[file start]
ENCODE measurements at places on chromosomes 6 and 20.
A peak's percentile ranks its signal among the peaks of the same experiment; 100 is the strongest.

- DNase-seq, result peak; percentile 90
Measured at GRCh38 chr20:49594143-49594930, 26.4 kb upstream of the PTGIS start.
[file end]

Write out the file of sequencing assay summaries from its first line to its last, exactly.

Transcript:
ENCODE measurements at places on chromosomes 6 and 20.
A peak's percentile ranks its signal among the peaks of the same experiment; 100 is the strongest.

- DNase-seq, result peak; percentile 90
Measured at GRCh38 chr20:49594143-49594930, 26.4 kb upstream of the PTGIS start.